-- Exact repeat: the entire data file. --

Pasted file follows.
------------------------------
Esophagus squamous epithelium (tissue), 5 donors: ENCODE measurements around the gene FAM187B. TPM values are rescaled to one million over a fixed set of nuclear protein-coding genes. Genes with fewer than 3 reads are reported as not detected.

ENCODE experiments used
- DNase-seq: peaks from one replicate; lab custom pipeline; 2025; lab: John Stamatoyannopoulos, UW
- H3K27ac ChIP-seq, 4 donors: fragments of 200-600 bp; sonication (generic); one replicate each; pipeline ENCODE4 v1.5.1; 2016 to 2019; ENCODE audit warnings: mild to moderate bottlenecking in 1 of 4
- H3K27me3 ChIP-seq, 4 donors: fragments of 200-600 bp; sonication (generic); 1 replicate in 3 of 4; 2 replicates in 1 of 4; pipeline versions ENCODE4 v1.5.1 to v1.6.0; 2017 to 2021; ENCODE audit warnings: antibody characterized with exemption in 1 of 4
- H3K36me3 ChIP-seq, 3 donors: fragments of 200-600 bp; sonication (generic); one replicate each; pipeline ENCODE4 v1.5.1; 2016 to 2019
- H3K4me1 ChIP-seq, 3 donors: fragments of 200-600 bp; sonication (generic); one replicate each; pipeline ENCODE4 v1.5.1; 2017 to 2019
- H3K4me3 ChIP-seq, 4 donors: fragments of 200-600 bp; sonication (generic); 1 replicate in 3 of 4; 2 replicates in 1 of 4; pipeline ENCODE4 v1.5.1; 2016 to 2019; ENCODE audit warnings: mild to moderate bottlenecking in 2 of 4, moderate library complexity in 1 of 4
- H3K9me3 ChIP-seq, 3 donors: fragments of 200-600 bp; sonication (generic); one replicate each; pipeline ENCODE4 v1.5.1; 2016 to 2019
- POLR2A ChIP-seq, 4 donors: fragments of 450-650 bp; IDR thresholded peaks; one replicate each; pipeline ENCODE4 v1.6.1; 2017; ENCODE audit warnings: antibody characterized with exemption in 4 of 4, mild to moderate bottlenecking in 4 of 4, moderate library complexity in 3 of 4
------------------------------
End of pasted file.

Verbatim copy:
Esophagus squamous epithelium (tissue), 5 donors: ENCODE measurements around the gene FAM187B. TPM values are rescaled to one million over a fixed set of nuclear protein-coding genes. Genes with fewer than 3 reads are reported as not detected.

ENCODE experiments used
- DNase-seq: peaks from one replicate; lab custom pipeline; 2025; lab: John Stamatoyannopoulos, UW
- H3K27ac ChIP-seq, 4 donors: fragments of 200-600 bp; sonication (generic); one replicate each; pipeline ENCODE4 v1.5.1; 2016 to 2019; ENCODE audit warnings: mild to moderate bottlenecking in 1 of 4
- H3K27me3 ChIP-seq, 4 donors: fragments of 200-600 bp; sonication (generic); 1 replicate in 3 of 4; 2 replicates in 1 of 4; pipeline versions ENCODE4 v1.5.1 to v1.6.0; 2017 to 2021; ENCODE audit warnings: antibody characterized with exemption in 1 of 4
- H3K36me3 ChIP-seq, 3 donors: fragments of 200-600 bp; sonication (generic); one replicate each; pipeline ENCODE4 v1.5.1; 2016 to 2019
- H3K4me1 ChIP-seq, 3 donors: fragments of 200-600 bp; sonication (generic); one replicate each; pipeline ENCODE4 v1.5.1; 2017 to 2019
- H3K4me3 ChIP-seq, 4 donors: fragments of 200-600 bp; sonication (generic); 1 replicate in 3 of 4; 2 replicates in 1 of 4; pipeline ENCODE4 v1.5.1; 2016 to 2019; ENCODE audit warnings: mild to moderate bottlenecking in 2 of 4, moderate library complexity in 1 of 4
- H3K9me3 ChIP-seq, 3 donors: fragments of 200-600 bp; sonication (generic); one replicate each; pipeline ENCODE4 v1.5.1; 2016 to 2019
- POLR2A ChIP-seq, 4 donors: fragments of 450-650 bp; IDR thresholded peaks; one replicate each; pipeline ENCODE4 v1.6.1; 2017; ENCODE audit warnings: antibody characterized with exemption in 4 of 4, mild to moderate bottlenecking in 4 of 4, moderate library complexity in 3 of 4